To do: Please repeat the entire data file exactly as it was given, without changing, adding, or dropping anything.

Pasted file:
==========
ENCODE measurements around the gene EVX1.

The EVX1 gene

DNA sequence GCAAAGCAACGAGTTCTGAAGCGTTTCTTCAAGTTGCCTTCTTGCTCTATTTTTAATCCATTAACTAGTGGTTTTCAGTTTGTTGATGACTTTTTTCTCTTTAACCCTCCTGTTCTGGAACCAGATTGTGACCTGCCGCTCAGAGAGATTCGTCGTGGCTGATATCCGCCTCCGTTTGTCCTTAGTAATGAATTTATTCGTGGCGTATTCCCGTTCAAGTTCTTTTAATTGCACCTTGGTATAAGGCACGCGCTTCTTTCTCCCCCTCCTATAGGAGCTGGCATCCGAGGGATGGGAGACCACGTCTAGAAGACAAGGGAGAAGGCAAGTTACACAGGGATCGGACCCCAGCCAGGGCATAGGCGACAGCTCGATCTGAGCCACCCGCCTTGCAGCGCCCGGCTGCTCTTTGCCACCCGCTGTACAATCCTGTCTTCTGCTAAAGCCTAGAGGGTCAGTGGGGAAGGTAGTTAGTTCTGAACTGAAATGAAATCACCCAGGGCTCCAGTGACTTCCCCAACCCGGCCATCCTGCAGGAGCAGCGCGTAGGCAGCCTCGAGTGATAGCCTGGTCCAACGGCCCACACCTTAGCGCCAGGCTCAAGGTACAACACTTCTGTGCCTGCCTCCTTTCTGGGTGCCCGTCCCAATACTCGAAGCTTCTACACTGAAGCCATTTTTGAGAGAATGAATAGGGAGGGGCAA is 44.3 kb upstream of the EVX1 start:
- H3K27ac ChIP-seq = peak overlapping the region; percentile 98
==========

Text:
ENCODE measurements around the gene EVX1.

The EVX1 gene

DNA sequence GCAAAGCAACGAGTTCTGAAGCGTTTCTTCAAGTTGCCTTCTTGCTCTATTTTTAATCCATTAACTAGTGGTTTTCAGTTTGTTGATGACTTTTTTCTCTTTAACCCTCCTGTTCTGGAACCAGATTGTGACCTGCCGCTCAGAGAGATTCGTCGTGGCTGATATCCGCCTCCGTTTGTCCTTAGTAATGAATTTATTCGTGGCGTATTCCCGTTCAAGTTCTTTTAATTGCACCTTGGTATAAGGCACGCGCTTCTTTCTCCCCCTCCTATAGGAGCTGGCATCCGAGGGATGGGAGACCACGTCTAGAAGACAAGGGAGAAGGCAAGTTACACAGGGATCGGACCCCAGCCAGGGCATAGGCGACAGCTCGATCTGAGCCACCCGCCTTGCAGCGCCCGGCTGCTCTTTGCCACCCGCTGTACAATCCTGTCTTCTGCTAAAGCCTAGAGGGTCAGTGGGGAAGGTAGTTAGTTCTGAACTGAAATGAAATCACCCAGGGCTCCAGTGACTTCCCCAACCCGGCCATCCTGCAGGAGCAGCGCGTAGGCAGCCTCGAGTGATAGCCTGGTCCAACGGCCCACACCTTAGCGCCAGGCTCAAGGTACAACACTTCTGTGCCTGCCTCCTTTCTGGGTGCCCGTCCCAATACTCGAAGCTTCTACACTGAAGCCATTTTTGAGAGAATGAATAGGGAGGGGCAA is 44.3 kb upstream of the EVX1 start:
- H3K27ac ChIP-seq = peak overlapping the region; percentile 98